Indian Container Terminal Diverts Ships Due to Ransomware Attack

ransomware attack on Indian container terminal
Jawaharlal Nehru Port reported handling 5.6 million TEU in 2021 at the five container terminals in the port near Mumbai (Jawaharlal Nehru Port Trust)

Published Feb 22, 2022 8:17 PM by The Maritime Executive

India’s only state-owned and operated container terminal has reportedly started turning away ships after suffering what is believed to be a ransomware attack on its computer systems. Media reports indicate that the terminal discovered the attack on February 21 and today began diverting ships to the other terminals in the complex located near Mumbai.

The Jawaharlal Nehru Port Container Terminal is one of five container terminals in India’s largest container port, Jawaharlal Nehru Port Trust, which accounts for half of all the containers handled in India. While the terminal is the smallest in the port complex, the outage comes as the government is actively pursuing the privatization of the facility. Reports indicate that a total of 12 bidders, including the large international container terminal operators, all entered bids for the privatization of the operation. The failure of its computer system highlights complaints in the industry that investments at the terminal have been lagging.

Indian media reports indicated that officials at the terminal were working feverishly all day on Monday attempting to restore their systems. However, they had warned that they would have to begin turning away ships as of Tuesday if the systems had not been restored.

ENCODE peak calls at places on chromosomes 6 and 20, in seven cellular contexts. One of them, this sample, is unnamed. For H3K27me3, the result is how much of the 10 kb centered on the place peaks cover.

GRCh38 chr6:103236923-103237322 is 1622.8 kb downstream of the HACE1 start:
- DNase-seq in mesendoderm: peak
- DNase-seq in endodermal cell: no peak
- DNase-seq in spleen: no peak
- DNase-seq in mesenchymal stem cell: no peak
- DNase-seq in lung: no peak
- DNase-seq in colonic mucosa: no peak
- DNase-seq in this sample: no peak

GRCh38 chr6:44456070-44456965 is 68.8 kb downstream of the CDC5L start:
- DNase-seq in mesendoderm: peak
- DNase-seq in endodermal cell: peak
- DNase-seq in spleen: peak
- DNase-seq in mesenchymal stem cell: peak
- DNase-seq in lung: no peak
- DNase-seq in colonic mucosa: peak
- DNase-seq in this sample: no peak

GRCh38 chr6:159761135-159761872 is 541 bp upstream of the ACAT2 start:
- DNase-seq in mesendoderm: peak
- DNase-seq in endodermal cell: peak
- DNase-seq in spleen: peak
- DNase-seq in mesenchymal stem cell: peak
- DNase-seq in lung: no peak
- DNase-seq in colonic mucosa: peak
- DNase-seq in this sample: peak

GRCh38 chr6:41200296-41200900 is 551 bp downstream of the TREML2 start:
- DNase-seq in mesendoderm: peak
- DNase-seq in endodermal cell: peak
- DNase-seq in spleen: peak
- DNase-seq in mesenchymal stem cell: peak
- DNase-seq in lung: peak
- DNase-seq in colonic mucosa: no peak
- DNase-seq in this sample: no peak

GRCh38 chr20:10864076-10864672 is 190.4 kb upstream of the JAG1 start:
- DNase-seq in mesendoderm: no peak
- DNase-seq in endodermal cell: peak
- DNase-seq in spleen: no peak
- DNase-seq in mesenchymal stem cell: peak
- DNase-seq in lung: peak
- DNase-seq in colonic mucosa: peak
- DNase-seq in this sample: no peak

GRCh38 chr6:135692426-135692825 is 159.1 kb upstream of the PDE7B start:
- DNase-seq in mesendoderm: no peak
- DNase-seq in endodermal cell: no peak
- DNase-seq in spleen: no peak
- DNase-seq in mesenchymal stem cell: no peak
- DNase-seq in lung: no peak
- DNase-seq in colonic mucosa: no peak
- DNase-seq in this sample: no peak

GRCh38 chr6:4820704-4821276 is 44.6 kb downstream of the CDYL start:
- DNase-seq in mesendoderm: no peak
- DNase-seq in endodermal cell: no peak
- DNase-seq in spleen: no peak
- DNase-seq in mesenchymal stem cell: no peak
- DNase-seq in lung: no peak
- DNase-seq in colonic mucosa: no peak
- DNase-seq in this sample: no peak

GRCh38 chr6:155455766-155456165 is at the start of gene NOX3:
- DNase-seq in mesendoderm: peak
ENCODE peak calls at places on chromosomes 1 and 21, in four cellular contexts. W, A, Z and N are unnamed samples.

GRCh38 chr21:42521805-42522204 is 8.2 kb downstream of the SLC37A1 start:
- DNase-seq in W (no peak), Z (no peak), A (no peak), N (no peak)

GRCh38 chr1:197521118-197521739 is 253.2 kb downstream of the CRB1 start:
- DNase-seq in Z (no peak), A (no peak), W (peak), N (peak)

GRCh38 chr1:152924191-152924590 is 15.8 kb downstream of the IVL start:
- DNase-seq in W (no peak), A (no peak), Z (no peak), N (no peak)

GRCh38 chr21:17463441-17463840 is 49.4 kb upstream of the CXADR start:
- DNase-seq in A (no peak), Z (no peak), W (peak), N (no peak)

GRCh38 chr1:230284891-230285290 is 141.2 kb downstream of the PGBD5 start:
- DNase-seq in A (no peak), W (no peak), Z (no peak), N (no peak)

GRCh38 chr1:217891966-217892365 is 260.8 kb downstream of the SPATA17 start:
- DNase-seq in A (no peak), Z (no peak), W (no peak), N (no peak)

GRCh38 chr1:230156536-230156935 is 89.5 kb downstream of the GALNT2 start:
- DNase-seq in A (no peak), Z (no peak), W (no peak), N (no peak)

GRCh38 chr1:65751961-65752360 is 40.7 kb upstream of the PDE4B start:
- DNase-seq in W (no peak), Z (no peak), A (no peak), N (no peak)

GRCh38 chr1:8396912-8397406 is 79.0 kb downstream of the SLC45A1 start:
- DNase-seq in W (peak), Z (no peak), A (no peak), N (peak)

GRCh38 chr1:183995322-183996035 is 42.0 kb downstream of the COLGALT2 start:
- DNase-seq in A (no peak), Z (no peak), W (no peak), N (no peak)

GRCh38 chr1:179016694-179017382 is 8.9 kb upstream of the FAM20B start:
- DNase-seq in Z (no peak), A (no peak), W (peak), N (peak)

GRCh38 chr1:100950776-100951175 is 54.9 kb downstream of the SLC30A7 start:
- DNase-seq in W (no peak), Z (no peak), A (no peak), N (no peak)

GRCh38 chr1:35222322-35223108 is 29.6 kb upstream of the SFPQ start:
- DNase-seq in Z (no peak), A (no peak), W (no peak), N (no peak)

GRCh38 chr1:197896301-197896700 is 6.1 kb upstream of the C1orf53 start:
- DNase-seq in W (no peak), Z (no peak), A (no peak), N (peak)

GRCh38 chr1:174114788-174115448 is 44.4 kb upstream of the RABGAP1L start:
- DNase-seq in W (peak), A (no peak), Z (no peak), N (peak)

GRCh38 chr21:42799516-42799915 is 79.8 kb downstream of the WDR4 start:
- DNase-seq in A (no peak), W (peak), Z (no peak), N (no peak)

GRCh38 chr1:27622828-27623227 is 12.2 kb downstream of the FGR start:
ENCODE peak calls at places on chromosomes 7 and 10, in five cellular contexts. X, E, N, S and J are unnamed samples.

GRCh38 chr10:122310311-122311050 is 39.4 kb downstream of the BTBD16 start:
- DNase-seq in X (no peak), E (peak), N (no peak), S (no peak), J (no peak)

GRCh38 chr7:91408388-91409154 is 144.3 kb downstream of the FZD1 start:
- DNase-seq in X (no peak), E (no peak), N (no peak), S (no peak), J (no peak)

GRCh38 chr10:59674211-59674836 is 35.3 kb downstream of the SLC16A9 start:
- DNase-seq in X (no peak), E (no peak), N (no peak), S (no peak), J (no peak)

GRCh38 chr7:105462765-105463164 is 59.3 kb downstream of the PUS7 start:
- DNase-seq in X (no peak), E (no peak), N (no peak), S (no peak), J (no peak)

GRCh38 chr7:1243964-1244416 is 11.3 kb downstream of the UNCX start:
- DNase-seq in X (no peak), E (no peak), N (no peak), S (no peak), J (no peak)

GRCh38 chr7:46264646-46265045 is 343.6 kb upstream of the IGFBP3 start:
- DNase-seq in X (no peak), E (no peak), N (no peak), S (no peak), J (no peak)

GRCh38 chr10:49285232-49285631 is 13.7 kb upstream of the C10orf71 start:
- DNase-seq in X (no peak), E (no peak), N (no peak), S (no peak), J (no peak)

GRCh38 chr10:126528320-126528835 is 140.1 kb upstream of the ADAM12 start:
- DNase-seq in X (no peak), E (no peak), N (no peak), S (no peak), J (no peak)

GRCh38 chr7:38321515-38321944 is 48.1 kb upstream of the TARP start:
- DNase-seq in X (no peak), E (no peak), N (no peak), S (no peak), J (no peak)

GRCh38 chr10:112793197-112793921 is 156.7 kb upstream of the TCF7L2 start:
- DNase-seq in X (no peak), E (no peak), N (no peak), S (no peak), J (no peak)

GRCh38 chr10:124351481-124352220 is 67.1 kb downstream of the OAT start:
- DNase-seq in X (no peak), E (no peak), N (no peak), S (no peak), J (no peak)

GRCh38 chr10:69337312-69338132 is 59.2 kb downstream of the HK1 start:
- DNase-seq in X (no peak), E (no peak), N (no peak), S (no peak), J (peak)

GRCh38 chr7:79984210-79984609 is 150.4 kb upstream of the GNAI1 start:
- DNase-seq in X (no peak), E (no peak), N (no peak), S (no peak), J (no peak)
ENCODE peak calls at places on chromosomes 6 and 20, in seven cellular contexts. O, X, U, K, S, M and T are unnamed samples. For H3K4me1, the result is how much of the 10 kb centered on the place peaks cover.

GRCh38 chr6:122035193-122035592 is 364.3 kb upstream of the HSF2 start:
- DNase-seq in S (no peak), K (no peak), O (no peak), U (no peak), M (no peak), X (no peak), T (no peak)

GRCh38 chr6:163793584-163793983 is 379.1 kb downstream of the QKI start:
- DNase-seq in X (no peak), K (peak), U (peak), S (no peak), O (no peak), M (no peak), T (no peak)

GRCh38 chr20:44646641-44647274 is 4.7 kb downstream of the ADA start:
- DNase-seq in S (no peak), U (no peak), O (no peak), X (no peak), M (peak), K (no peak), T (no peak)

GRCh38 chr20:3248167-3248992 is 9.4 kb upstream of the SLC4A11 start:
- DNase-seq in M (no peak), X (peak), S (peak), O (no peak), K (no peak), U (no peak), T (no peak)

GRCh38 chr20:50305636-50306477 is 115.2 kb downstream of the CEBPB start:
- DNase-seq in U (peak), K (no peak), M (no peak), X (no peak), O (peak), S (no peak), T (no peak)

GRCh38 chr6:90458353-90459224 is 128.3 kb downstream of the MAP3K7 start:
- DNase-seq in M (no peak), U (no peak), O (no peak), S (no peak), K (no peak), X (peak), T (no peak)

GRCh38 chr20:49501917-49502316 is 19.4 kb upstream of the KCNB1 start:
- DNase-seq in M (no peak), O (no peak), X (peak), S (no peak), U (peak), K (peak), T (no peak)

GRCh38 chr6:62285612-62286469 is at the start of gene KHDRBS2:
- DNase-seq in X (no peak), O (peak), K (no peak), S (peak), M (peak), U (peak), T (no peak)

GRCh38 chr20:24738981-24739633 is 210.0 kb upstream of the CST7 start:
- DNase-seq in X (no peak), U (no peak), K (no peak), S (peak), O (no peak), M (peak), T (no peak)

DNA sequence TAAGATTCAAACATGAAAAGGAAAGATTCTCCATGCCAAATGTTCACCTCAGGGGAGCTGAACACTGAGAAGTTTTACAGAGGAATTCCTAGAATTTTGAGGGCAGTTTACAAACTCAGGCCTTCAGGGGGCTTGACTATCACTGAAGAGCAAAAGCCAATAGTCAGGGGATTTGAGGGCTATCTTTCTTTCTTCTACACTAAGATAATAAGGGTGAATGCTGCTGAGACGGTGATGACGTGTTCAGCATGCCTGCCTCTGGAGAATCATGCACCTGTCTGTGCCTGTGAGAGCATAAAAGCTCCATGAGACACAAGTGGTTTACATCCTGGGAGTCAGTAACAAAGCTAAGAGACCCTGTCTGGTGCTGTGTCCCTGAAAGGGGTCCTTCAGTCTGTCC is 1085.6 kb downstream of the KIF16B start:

Container traffic at the overall port operated by the Jawaharlal Nehru Port Trust rose by more than 25 percent in 2021 to over 5.6 million TEUs. The two largest terminals each for the first time handled more than one million TEU in the calendar year. Commissioned in 1989, the port handled approximately 55 percent of India’s container traffic in 2021.

The Jawaharlal Nehru Port Container Terminal was the first to open at the port and has more than 2,000 feet of dock space. It can handle more than one million containers annually. By some reports, the terminal is only currently handling about 500,000 TEU annually, but the government wants it to play an increasing role in the port as they grow the overall operations. The plan was to award the privatization contract by July 2022.

The four privately operated terminals in the port are reported to be operating normally and expected to handle traffic scheduled to arrive at the state-run terminal.

This is the second time in less than a year that a regional port has suffered a ransomware attack. In July 2021, Transnet which operates South Africa’s container terminal in Durban also suffered a ransomware attack that forced the port to suspend much of its operations. Transnet declared a force majeure due to the severity of the attack which also included Cape Town, Port Elizabeth, and Ngqura, and disrupted operations for nearly two weeks.